What, in your experienced opinion, can the government do to improve the health and well-being of its young citizens?
Dr. Sunita Maheshwari: I think if the government can work on three areas it would be wonderful for everyone’s health. No. 1, help cut air pollution as this will reduce airway and heart disease (teach the farmers non-burning techniques, ensure the roads are tarred permanently e.g. plastic or cement roads so there is reduced dust, improve public transport so private vehicles are used less, educate all regarding the benefits of composting and the ills of burning garbage). No. 2, improve the quality of our water as this will improve the height and weight of our children and reduce diarrhoeal diseases (e.g. ensure sewage treatment plants are installed and functioning, push for rainwater harvesting everywhere). No. 3, enable and encourage walking and physical activities as this will help control obesity and its attendant issues (e.g. reduce traffic in the cities as this will reduce prolonged hours of sitting, open up the public parks from 5 am to 8 pm rather than the limited hours they are now open, create playgrounds and public spaces for all to use, all over the country)
DR SUMITA SINGH, Director and Senior Medical Consultant at Suraj Diagnostic and Research Center, and a Consultant at Batra Hospital and Safdarjung Hospital in New Delhi has more than 23 years of experience as a General and Laparoscopic Surgeon.
Her critical thinking skills, positive attitude and hands-on experience in managing end-to-end medical and surgical functions help her interface effectively with patients, their families and the nursing staff. She is technically sound and experienced in performing Female Anorectal Surgeries, General Surgeries, Laparoscopic Cholecystectomy, Diagnostic Laparoscopy, Gynaecological Surgeries, Normal & Caesarean Deliveries, Ultrasonography as well as Major/Minor Procedures. Her vast experience as a surgeon and her empathetic nature as a woman helps patients become instantly comfortable with her to discuss their generic as well as more specific issues such as reproductive impediments.
She was the President of the Rotary Club Gurgaon Cosmopolitan from 2017 to 2018 and is an active Rotarian and a Paul Harris Member.
Our conversation with her was filled with passion and joie de vivre. It kept us intrigued how much vigour and confidence this knowledgeable yet humble professional brings to her job and her patients each day.
We bring you the excerpts of our conversation with Dr. Sumita Singh . . .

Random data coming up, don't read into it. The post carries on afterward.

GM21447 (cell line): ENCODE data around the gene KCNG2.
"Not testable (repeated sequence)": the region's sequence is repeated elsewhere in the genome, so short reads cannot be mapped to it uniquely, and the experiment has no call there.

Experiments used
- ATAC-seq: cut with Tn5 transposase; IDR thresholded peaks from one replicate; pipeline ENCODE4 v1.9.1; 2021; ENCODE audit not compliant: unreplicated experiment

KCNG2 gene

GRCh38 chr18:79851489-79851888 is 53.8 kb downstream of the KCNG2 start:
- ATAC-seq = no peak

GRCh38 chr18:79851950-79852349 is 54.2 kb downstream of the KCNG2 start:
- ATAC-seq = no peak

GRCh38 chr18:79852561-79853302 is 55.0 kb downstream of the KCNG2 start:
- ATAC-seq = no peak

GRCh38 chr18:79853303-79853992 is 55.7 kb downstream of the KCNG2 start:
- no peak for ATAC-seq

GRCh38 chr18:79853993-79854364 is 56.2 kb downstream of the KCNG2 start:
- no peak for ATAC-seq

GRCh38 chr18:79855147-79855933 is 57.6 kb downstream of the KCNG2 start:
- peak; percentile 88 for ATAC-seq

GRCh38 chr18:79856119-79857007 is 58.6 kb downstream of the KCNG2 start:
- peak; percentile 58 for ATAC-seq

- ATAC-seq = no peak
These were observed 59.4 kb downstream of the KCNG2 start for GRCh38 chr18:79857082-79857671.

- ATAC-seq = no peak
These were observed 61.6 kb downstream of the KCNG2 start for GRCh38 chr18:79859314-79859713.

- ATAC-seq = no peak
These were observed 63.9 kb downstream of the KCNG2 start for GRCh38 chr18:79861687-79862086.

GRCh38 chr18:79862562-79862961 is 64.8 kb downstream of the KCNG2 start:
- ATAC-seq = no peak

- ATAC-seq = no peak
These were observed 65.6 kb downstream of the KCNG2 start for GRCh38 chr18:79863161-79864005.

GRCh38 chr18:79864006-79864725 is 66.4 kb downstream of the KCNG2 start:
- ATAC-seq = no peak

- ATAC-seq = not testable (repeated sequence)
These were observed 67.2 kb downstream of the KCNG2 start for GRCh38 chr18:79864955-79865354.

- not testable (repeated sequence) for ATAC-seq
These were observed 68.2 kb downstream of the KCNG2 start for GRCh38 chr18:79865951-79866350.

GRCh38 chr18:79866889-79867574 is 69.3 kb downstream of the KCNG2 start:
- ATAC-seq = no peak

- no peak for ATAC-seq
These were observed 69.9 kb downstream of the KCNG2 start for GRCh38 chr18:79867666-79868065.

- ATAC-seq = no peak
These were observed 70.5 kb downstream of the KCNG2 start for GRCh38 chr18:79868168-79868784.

How has surgery transformed over the years? Simplified procedures, better medical equipment, faster healing, lesser hospital stays - could you please throw some light on these?
Dr. Sumita Singh: I have been a doctor for more than 23 years now. Surgery has indeed transformed a lot over this time period. In my post-graduation days around 1991, the word 'laparoscopy' was a 'short-note' in our syllabus- just for the sake of knowing the term, not even a part of the curriculum. It was that new. Even when I started my practice after 1994, it was not a very known concept.
Yes, it made a lot of difference in the hospital stay, the recovery, positive for both the patient as well as for the surgeon. The cost is still high - it has perhaps reduced by about 25% from what it used to be but not much because of the basic cost of the instruments, the disposable equipment, consumables etc stays. There isn’t much government aid here. So, the costs remain high.
Most laparoscopic procedures are done by private setups, in a government hospital, unfortunately, the waiting period is very long, not many doctors and facilities to conduct these surgeries. A laparoscopic surgery is primarily done for abdomen-related surgeries. A lot of these surgeries which are abdominal could become laparoscopic, but with the current high cost and low medical facilities we have, it is difficult for it to reach the larger masses.
A lot of women are exploring not having children nowadays - Do you see this as a medical issue or something else? And what can they do to keep themselves healthy?
Dr. Sumita Singh: Not having a baby is a woman's personal choice. Just one thing though - from the age of Menarche (the onset of menstruation for a girl), a mother must explain to her daughter to regularly do a self-breast-examination for any lumps or unusual softness or discharge. Give your daughter the comfort as a mother, that if you experience any abnormality, please come to me. I have seen breast cancer cases in women who are unmarried or have never had children i.e. who have never lactated. But that surely is one of the reasons for this kind of cancer, not the only one.
Regular exercise at any age is essential, a high-fibre diet, plenty of water and fluid intake reduce consumption of red meat, alcohol and smoking and of course stay happy. Stress leads to many diseases. After the age of 40, go in for mammography as part of your routine health check-ups. A mammography can help detect a tumour much before one can physically feel it - sometimes up to 2 years prior. It is a very effective screening method.
Dealing with patients' families can be emotionally challenging sometimes. Has there ever been an instance which you remember distinctly and has stayed with you?